Friday, October 9, 2009

howwwzattt... a new breed of air transport has arrive...

Leman, this is the answer to your question and to the rest of us Malaysians:

KUALA LUMPUR, Malaysia — Malaysia Airlines said Friday it will stick to its order of six Airbus A380s as it expects global travel to pick up by late next year.

Newly appointed Managing Director Tengku Azmil Zahruddin said the superjumbos, due to be delivered from 2011, will be used for long-haul routes such as London, Sydney and Armsterdam.

The airline is also taking delivery of 35 Boeing B737-800 aircraft from the fourth quarter of 2010 to replace its existing single-aisle planes. Its fleet renewal plan aims to lower costs for fuel, engineering and maintenance, Azmil said.

"Our core network is in Asia, Middle East and Australia ... but we do have a lot of traffic coming in from Europe. The A380s will allow us to do a lot more than what we are able to do today," he told a news conference.

Some airlines are reviewing their A380 orders as the slump in global travel undermines the profitability of flying the superjumbo.

The International Air Transport Association has predicted global airline losses will swell to $11 billion this year. It predicted a 2010 loss of $3.8 billion, and doesn't expect the industry to turn a profit until 2011 at the earliest.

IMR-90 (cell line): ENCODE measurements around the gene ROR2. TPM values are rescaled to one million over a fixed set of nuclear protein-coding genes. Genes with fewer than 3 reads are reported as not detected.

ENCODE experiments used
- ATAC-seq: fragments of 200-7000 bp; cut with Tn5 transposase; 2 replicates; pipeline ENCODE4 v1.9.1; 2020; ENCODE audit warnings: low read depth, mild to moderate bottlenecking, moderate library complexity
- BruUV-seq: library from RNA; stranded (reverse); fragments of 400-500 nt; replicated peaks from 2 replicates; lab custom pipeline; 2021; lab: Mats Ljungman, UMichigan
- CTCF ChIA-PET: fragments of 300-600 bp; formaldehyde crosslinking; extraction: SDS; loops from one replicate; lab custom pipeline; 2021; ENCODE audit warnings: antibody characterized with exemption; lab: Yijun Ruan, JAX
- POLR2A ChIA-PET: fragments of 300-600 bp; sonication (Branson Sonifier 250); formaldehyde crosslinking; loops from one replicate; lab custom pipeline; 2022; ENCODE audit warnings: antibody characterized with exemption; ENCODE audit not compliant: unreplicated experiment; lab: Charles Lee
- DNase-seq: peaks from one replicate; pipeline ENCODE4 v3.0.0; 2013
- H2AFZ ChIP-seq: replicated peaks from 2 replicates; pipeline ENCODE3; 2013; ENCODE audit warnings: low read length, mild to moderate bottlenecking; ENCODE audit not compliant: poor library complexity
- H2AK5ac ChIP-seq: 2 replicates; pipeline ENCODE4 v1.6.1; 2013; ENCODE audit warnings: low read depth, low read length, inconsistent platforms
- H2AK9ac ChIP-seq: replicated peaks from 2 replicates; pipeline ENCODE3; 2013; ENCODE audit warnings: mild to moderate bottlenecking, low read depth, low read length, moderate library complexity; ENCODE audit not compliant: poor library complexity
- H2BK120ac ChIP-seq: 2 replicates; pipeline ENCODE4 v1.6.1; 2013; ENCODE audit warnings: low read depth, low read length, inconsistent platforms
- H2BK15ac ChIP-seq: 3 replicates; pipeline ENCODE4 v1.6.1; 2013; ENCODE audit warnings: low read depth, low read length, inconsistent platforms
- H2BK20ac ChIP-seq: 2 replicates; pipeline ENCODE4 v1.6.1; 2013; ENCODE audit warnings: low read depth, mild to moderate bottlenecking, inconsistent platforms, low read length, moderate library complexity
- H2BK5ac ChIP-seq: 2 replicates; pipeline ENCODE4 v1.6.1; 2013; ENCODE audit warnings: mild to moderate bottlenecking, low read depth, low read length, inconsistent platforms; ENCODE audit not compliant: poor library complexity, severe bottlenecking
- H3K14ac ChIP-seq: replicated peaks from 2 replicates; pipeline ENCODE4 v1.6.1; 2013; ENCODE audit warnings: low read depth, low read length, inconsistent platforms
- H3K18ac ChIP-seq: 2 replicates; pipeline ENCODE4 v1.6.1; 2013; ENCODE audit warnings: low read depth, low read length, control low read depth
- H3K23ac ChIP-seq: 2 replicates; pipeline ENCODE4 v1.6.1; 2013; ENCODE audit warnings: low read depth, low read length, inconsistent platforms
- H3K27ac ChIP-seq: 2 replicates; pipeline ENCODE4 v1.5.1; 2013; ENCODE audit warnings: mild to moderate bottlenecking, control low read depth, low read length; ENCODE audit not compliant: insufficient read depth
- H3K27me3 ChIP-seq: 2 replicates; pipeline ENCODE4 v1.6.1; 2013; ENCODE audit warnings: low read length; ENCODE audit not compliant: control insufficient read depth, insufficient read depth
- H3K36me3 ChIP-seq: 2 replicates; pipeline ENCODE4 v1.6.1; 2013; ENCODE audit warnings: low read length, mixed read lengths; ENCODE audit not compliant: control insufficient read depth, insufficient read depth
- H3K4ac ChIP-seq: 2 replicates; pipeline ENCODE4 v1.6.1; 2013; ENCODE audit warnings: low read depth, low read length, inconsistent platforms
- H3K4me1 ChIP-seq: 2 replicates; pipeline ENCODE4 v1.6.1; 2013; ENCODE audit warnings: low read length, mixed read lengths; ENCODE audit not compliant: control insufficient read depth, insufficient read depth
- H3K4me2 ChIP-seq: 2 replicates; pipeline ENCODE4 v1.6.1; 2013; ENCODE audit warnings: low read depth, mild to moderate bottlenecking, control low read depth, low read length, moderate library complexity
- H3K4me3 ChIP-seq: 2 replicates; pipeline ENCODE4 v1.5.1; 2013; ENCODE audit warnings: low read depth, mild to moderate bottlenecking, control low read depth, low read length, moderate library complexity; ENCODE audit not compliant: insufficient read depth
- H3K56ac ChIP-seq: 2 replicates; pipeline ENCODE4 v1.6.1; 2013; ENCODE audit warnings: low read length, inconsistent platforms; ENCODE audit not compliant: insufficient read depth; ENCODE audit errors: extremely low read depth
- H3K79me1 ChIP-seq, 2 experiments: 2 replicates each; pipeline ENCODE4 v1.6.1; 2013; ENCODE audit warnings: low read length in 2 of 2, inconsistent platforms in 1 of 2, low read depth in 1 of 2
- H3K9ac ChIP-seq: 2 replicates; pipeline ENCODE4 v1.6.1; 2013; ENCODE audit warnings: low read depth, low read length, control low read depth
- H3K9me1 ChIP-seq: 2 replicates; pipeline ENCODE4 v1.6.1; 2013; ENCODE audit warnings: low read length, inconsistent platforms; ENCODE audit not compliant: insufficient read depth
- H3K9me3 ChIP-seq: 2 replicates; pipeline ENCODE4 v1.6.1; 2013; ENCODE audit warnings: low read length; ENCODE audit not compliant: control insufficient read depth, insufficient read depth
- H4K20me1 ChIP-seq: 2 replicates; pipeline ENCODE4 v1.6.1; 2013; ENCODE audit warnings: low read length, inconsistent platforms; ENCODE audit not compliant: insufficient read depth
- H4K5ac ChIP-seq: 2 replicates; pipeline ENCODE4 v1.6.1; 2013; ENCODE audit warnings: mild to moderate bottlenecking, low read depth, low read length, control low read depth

Azmil said 2011 will be good timing for Malaysia Airlines to take delivery of the A380 given the expected industry upturn.

The carrier is also studying plans to buy a new fleet of wide-bodied aircraft to cater to future growth but has not yet made any decision, he said.

Azmil, who joined the airline in 2005, took over the helm from Idris Jala following Jala's appointment as a Cabinet minister in late August.

He said the carrier plans to further cut costs by 700 million ringgit ($202 million) this year. Bookings have been promising but yields — a measure of revenue per seat — remained soft, he said. The carrier has cut capacity by 12% in the first half this year and recently withdrew from New York and Stockholm routes.

Malaysia Airlines returned to profitability in the second quarter, thanks to a large gain on derivatives contracts, but still suffered an operationg loss due to a decline in sales.

It posted a net profit of 876 million ringgit ($250 million) for April-June, rebounding from a loss of 695 million ringgit ($199 million) in the previous quarter and up from 34 million ringgit ($10 million) in the same quarter a year earlier.

1 comment:

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